Have you ever experienced this phenomenon? If you pen much, and especially if you do it for a living, the answer is most likely yes. But, what *is* it? I think most of our preconceived notions of writer’s block are just wrong. Normally, it isn’t the lack of *any* ideas that plagues us, it’s the lack of *good* ideas. We think that if we cannot come up with something epic, and immediately, that we cannot write anything, and that simply isn’t true.
I have experienced times when I was stumped on something to write about, both in fiction and non-fiction. Sometimes, depending on what’s going on in your life, or even just that day, it may be best to simply walk away, as we so often do. If we are feeling ill, or hungry, or really tired or really stressed-out, our creative juices may not be at full capacity anyhow. But many times, our muse can be revived from its slumber simply by writing. I know it sounds funny, but it actually works.
Open a blank document, and just start typing. Tell a story, any story. Get something in your head, and run with it. The inspiration could be a number, it could be a letter, it could be a movie you’ve seen recently, it could be a pet, it could be a clock. Literally anything works. And don’t worry about jotting down publish-worthy material, because you probably won’t, and that isn’t the idea anyhow. The idea is to keep our thinkers limber. Any athlete knows that he can’t ignore training and expect to be competitive at the big event. Writers, too, need to work out very regularly.
If you blog, write one every day when you have a spare fifteen minutes. I know time is valuable and hard to come by, but days where a spare fifteen minutes actually isn’t available are rare. It’s okay to skip a day here and there, but don’t let that become habit. You know what they say about idle hands...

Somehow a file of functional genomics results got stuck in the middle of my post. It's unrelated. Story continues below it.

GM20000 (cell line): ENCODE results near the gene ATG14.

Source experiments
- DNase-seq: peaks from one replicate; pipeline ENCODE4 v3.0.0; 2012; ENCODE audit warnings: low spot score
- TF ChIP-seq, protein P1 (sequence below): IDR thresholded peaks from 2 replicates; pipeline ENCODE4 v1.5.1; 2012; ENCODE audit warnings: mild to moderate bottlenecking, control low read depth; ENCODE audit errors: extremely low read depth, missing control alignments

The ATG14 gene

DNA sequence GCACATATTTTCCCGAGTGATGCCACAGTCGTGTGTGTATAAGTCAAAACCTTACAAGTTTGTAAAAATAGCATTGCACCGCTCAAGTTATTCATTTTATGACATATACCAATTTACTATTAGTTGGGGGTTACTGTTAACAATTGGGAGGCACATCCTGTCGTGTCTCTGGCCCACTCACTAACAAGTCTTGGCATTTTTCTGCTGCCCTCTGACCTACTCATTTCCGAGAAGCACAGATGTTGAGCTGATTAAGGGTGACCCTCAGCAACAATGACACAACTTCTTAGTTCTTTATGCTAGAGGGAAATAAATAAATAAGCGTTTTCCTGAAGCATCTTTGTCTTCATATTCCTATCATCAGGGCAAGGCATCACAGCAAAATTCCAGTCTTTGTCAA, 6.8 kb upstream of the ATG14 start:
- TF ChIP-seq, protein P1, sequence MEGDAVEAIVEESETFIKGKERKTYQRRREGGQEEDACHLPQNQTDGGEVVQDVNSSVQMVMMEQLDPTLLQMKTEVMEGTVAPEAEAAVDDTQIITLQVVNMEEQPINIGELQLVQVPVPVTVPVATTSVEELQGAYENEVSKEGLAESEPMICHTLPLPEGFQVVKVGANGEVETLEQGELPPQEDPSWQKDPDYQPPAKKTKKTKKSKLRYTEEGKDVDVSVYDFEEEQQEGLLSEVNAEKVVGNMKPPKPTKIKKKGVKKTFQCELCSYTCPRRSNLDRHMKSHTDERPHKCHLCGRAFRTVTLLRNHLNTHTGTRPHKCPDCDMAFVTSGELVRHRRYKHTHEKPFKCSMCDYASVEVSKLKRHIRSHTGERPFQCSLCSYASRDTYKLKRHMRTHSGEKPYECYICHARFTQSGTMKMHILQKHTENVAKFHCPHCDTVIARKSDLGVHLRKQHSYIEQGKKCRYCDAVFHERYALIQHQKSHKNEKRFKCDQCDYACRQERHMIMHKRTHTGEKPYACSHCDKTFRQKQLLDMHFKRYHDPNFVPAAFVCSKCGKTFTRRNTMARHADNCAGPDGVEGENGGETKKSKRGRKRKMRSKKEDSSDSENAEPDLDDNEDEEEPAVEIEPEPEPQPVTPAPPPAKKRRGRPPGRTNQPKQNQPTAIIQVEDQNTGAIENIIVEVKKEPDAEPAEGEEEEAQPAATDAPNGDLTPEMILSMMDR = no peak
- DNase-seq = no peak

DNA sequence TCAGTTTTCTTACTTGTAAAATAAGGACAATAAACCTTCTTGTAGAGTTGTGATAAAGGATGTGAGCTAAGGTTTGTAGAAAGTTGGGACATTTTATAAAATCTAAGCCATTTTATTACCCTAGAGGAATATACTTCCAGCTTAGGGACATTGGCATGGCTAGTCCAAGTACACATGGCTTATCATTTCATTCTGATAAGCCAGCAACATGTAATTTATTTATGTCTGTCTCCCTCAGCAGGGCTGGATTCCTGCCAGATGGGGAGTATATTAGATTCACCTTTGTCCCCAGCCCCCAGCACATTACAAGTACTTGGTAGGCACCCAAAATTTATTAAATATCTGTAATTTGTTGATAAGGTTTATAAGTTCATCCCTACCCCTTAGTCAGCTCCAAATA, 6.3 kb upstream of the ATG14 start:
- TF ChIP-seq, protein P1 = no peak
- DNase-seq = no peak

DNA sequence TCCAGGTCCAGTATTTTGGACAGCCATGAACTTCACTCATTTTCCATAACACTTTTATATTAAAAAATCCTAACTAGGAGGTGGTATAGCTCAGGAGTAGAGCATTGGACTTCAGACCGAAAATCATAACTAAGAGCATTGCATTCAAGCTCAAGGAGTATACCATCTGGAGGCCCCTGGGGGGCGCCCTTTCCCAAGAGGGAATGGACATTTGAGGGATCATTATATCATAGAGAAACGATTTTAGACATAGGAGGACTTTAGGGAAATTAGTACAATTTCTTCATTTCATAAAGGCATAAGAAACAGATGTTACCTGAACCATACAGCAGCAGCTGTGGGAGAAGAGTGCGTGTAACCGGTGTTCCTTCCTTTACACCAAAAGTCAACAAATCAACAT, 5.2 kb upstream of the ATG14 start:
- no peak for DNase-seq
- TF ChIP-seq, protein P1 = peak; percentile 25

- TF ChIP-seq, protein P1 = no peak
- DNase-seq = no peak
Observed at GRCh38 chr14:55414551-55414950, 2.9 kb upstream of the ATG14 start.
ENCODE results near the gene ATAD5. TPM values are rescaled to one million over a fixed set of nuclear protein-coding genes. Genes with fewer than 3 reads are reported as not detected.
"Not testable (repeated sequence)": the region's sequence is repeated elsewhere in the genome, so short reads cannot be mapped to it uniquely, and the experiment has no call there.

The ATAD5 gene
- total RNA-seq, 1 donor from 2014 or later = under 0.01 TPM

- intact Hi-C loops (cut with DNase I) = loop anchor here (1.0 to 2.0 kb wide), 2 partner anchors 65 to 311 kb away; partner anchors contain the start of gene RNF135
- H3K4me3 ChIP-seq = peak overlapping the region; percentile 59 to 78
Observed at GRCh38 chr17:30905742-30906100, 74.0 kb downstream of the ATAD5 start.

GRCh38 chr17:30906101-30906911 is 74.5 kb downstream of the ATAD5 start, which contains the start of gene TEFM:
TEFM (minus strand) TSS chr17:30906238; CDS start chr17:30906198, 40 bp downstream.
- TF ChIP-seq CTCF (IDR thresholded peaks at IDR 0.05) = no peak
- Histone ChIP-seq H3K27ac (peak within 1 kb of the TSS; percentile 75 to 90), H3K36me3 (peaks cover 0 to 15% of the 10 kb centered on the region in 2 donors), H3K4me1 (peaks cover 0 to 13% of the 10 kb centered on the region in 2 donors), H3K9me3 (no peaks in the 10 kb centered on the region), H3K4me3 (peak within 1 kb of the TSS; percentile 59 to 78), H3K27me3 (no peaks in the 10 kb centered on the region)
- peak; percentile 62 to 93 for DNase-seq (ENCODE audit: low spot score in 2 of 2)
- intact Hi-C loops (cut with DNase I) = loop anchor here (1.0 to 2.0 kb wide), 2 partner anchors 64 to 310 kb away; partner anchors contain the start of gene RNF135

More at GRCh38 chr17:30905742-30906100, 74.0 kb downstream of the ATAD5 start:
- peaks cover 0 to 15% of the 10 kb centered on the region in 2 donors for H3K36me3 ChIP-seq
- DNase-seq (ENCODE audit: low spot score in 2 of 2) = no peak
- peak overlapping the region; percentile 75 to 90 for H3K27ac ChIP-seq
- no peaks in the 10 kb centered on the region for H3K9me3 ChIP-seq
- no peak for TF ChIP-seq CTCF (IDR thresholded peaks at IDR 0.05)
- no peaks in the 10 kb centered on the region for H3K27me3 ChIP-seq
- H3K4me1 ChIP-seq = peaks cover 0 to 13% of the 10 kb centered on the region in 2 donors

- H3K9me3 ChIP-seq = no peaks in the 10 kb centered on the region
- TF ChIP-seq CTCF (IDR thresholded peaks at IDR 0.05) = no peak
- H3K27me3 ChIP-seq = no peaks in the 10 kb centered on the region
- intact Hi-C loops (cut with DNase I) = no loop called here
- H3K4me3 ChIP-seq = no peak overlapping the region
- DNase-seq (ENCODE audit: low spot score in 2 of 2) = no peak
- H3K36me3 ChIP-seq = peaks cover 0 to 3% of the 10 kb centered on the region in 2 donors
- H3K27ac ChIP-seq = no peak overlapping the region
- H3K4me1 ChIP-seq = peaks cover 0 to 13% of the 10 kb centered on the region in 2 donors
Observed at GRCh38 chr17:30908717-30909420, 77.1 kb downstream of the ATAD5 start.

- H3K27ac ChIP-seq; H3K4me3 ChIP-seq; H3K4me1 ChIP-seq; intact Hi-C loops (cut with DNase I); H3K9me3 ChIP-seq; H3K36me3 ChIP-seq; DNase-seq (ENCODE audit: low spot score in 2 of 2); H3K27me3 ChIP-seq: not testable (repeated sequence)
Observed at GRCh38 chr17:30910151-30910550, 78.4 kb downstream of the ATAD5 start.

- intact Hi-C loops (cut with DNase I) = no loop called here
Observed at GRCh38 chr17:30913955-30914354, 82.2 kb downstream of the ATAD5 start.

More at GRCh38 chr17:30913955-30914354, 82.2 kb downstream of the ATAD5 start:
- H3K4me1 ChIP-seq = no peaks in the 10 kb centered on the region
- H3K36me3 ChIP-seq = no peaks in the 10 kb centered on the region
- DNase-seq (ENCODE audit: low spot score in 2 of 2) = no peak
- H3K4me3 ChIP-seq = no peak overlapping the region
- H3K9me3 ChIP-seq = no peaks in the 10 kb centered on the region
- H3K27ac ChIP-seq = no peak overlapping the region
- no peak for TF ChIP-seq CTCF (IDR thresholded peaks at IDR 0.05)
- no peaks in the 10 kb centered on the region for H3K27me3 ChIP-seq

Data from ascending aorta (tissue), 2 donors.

If you write fiction or poetry, set a word count for each day and try really hard to meet it. Mine is 500 words per day, and often times I go way over that, which makes me feel good. What I end up with is likely a folder full of garbage tales, but they are *my* garbage, and I feel that with every story I pen I improve. Small improvements are much more important that large leaps, trust me. Keep writing, keep learning – those are the only cures for writer’s block. Of *course* you have writer’s block if you don’t write. People who run every day are far less likely to pull a muscle, ya know? We have to stay on the ball, or our muse becomes cloudy and tired.
So, instead of staring at the intimidating blank white page in front of you, get your hands on the keys and type words. See where they go. I’ll bet you will be surprised at what you can accomplish, simply by making yourself do it. In the end, you’ll find it’s actually far easier to trod through the mire and force words onto the page than to tell yourself it isn’t a good day for writing and play Facebook games instead. Try it. You’ll like it.